2

I don't know of a single book that one would like to have as a unique reference in the topic. Although, I think that the following reference is good enough: Morton, K. W., & Mayers, D. F. (2005). Numerical solution of partial differential equations: an introduction. Cambridge university press. Following there is a (non-exhaustive) list for different ...

2

Ideally in your education you learn various subjects out of curiosity and in order to discover, if you're lucky, those you really like. And then you study those primarily because you like them. One or two of them may continue to intrigue and stimulate, and you end up knowing them inadvertently to a very great detail. Studying what you think is needed for ...

2

The cause of the numerical glitch has probably something to do with poor convergence of some series involved in the conformal map calculation for a particular location. However, here is how to use one good solution for this problem, for a particular geometry, to produce any other one. Suppose we have a good solution $\phi_0(x,y)$ corresponding to $U_1$=0 and ...

1

This is too long for a comment, so I'll post an answer. If you start from the analytical 2D-Laplace operator, it naturally is already in a (sum of) tensor product form: $$\Delta = \partial^2_x \otimes I + I \otimes \partial^2_y\,.$$ By looking at the operator, it seems obvious how to discretize it, namely by using some one-dimensional finite difference ...

1

After all, a scientific computing project is a code development project, in which the domain expertise comes from, well, scientific computing. You'll need: Beforehand, some sort of requirements analysis. What are the goals, how many people will contribute, are there any deadlines, etc. Some kind of project management : how will you develop, e.g. in a ...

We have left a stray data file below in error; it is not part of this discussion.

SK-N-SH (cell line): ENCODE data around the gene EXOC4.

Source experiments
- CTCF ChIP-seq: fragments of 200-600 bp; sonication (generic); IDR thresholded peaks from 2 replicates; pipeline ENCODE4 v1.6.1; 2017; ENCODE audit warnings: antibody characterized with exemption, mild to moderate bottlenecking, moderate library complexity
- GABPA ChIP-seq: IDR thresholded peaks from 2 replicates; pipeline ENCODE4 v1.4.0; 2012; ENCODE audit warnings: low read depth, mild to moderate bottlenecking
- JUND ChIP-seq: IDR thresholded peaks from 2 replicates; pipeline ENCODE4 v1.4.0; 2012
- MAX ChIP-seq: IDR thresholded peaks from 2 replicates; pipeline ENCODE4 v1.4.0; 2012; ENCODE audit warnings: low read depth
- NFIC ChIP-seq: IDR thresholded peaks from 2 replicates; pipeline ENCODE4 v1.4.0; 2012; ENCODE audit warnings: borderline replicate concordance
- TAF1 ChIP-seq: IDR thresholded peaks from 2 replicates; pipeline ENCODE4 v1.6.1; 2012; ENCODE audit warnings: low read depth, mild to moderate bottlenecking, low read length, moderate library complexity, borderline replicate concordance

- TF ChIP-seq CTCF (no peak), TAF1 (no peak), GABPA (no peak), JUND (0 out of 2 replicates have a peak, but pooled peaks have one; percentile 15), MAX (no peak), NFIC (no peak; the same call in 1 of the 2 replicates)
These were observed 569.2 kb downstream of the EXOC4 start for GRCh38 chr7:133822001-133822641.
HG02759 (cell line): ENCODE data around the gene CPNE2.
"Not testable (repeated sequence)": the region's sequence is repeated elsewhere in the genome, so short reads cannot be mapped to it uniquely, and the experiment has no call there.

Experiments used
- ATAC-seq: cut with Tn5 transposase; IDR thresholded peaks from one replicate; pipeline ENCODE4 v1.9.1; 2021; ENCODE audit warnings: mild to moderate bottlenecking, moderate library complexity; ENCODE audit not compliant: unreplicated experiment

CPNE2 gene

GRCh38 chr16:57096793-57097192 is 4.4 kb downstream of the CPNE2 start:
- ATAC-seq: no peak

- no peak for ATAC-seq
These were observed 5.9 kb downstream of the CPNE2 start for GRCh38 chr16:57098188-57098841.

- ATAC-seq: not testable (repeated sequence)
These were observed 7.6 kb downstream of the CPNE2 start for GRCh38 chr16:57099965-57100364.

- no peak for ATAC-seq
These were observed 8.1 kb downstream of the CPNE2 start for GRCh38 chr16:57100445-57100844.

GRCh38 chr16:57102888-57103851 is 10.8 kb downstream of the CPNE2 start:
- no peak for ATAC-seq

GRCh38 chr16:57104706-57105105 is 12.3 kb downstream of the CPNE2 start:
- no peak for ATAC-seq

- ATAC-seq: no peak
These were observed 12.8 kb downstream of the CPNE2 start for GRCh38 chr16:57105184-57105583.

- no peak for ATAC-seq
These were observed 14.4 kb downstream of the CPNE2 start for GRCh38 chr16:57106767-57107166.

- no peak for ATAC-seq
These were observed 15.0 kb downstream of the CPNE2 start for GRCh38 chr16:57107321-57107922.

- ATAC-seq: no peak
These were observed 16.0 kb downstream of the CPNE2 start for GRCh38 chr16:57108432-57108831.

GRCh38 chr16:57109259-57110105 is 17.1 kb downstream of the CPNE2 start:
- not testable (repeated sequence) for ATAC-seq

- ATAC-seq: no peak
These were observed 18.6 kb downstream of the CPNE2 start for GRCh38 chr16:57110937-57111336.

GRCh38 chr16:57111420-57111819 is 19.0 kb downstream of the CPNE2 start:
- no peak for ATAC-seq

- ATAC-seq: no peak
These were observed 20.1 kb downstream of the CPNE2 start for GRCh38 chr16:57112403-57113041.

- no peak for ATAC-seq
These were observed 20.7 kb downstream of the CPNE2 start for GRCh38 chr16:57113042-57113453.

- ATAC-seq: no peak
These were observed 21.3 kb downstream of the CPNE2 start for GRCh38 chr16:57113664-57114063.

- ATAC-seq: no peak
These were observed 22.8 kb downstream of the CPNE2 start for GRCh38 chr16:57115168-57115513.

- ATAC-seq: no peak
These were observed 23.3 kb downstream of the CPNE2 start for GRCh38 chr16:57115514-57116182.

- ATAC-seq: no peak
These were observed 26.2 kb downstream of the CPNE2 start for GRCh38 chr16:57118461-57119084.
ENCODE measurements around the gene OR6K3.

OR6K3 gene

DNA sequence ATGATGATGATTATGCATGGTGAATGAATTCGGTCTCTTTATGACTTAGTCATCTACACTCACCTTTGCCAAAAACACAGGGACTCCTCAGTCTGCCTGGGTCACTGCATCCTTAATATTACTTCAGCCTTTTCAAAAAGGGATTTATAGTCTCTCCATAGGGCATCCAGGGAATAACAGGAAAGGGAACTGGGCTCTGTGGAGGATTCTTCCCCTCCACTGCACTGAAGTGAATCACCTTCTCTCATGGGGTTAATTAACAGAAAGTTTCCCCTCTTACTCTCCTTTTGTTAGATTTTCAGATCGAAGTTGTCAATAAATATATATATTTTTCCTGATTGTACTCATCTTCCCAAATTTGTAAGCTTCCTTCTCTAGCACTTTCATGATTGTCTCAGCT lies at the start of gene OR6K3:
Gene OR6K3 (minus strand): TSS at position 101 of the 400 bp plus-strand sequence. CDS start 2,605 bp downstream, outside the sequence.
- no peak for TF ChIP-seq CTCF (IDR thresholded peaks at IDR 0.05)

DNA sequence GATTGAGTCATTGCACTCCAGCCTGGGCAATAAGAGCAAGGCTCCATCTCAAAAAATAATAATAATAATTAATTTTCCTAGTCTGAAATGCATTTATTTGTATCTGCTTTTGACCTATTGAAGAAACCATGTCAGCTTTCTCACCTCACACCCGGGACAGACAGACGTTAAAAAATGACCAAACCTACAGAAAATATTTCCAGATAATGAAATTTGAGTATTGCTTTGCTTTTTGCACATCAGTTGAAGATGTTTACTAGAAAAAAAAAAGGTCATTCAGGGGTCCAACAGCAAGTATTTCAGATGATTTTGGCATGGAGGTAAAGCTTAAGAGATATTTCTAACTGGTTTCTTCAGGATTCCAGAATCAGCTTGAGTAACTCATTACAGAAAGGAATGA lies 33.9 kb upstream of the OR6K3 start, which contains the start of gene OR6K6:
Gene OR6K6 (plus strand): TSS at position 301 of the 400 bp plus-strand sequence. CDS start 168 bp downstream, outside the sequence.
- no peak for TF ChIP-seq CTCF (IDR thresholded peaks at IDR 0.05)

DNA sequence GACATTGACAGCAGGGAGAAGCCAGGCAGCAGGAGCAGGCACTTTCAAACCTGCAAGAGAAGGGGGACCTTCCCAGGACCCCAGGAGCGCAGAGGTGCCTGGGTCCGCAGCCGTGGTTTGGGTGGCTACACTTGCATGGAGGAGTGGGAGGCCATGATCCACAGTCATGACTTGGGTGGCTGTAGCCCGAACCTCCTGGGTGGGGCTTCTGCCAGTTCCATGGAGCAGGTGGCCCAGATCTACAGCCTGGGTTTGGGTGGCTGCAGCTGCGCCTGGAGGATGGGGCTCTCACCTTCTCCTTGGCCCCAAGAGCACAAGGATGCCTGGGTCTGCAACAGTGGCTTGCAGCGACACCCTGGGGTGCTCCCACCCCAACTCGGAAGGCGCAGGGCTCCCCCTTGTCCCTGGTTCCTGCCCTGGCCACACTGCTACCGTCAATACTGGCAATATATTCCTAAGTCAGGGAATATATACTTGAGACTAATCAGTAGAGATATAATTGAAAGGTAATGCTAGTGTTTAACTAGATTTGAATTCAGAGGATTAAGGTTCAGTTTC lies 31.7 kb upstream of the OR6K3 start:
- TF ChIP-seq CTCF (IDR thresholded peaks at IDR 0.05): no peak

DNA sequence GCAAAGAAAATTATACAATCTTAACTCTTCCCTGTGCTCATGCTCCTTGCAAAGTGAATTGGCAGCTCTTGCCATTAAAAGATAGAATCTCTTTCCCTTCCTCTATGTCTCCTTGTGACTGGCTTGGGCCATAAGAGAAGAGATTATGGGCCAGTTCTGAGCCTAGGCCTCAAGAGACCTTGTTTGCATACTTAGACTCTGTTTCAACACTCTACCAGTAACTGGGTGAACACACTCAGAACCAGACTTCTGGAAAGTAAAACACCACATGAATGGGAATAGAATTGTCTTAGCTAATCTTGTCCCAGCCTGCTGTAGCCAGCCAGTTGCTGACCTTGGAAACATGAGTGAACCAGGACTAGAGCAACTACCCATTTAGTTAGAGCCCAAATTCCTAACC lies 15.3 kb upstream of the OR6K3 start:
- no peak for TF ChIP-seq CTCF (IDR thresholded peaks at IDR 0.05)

1

Bit-twiddling is sometimes used as part of the numerical algorithms that are apropos for this site (e.g., hardware implementations of the Fast Fourier Transform, simulation of quantum computers, etc.). Some resources that come to mind: D. E. Knuth, The art of computer programming. Vol. 4A. Combinatorial algorithms. H. Warren, Hacker's delight. https://web....

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None of the typical ODE integrators ever need more than first derivatives of $f$. In fact, all explicit methods, including Runge-Kutta methods, only require knowledge of $f$ itself. Implicit methods require you to solve a nonlinear system in which $f$ appears, and that is done using (variations of) Newton's method which will only ever require first ...

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There are many ways to solve systems with sparse matrices, so there is no way to answer this definitively and exhaust all possibilities. I'll add Krylov methods as one answer though. Many Krylov methods achieve fast results under the right conditions. The conditions for Krylov methods to perform well have been asked here before. Every Krylov solver is a ...